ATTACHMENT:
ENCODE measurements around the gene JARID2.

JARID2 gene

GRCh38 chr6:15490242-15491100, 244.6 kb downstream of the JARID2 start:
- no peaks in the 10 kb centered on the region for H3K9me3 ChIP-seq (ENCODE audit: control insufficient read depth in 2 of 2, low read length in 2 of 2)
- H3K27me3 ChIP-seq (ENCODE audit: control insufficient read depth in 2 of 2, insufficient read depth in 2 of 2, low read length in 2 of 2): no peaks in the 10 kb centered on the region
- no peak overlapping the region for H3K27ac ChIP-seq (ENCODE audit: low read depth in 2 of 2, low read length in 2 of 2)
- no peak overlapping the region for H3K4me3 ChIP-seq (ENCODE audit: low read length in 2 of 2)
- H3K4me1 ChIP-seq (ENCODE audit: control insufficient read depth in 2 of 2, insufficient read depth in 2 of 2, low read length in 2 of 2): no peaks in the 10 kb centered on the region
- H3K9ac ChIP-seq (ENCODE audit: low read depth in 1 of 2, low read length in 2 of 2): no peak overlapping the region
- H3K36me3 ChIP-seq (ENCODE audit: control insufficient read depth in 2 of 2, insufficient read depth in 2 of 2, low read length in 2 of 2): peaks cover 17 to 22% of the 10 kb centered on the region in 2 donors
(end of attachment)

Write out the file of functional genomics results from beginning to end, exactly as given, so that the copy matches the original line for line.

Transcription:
ENCODE measurements around the gene JARID2.

JARID2 gene

GRCh38 chr6:15490242-15491100, 244.6 kb downstream of the JARID2 start:
- no peaks in the 10 kb centered on the region for H3K9me3 ChIP-seq (ENCODE audit: control insufficient read depth in 2 of 2, low read length in 2 of 2)
- H3K27me3 ChIP-seq (ENCODE audit: control insufficient read depth in 2 of 2, insufficient read depth in 2 of 2, low read length in 2 of 2): no peaks in the 10 kb centered on the region
- no peak overlapping the region for H3K27ac ChIP-seq (ENCODE audit: low read depth in 2 of 2, low read length in 2 of 2)
- no peak overlapping the region for H3K4me3 ChIP-seq (ENCODE audit: low read length in 2 of 2)
- H3K4me1 ChIP-seq (ENCODE audit: control insufficient read depth in 2 of 2, insufficient read depth in 2 of 2, low read length in 2 of 2): no peaks in the 10 kb centered on the region
- H3K9ac ChIP-seq (ENCODE audit: low read depth in 1 of 2, low read length in 2 of 2): no peak overlapping the region
- H3K36me3 ChIP-seq (ENCODE audit: control insufficient read depth in 2 of 2, insufficient read depth in 2 of 2, low read length in 2 of 2): peaks cover 17 to 22% of the 10 kb centered on the region in 2 donors